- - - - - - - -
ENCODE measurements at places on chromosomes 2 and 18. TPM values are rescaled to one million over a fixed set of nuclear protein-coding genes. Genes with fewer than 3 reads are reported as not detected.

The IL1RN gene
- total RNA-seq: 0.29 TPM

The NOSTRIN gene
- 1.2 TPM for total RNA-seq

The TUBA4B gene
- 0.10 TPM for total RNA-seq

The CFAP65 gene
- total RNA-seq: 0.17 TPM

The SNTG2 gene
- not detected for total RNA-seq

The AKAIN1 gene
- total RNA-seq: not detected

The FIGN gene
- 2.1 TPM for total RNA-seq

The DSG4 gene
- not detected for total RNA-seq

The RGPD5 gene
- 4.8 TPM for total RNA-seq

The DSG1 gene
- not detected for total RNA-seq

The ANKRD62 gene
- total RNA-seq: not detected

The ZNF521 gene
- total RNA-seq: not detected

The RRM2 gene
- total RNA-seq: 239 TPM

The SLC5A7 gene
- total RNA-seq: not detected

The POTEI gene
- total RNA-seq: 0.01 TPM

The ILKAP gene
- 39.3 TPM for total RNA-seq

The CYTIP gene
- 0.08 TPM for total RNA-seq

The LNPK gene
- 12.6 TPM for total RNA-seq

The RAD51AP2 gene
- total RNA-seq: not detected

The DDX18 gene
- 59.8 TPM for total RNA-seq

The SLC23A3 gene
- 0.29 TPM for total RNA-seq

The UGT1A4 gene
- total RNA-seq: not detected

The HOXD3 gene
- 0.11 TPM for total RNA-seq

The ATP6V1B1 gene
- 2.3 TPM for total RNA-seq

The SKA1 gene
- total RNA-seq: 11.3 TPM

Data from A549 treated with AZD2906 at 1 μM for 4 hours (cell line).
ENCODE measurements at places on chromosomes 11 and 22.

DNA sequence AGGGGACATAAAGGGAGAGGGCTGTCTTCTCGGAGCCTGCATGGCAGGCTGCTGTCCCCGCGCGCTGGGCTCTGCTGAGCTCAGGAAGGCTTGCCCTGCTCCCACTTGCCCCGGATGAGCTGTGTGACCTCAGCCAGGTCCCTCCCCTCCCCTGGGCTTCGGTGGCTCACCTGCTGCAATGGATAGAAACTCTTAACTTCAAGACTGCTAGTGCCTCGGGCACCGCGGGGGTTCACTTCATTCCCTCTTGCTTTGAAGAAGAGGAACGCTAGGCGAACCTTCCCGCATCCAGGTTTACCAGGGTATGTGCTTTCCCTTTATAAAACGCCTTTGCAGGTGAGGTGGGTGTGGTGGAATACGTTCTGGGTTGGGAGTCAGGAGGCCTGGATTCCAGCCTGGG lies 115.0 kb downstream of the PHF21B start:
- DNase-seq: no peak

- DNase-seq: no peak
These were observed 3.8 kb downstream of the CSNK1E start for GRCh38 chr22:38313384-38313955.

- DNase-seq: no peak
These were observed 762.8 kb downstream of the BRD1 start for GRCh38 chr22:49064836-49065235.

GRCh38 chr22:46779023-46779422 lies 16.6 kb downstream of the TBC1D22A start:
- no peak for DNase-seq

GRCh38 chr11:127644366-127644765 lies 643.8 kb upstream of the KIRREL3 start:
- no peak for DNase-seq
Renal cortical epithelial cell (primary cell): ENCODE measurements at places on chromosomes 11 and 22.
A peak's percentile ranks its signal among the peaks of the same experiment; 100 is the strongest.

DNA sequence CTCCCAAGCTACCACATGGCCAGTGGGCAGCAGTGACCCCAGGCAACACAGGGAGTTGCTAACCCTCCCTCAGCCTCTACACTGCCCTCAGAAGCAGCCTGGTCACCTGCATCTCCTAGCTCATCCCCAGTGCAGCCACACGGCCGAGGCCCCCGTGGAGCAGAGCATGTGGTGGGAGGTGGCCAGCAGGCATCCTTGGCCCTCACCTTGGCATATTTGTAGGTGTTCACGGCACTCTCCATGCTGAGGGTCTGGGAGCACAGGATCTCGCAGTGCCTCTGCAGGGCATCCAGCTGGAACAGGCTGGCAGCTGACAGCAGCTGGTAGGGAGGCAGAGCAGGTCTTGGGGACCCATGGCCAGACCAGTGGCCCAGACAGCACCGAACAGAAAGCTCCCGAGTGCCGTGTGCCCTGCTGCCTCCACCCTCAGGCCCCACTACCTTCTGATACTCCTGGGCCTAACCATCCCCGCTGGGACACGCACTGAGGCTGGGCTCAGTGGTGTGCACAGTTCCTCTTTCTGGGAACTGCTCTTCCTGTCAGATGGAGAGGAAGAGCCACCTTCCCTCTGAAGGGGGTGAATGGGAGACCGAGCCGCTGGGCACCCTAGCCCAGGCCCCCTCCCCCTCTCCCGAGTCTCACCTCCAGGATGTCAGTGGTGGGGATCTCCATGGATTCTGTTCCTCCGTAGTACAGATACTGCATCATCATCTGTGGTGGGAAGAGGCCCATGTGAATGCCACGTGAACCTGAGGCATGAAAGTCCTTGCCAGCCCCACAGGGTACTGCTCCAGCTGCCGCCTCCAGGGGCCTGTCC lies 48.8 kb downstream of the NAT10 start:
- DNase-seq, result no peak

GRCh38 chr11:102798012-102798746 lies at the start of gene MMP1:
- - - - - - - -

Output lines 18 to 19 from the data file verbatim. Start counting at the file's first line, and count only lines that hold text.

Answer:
The RGPD5 gene
- 4.8 TPM for total RNA-seq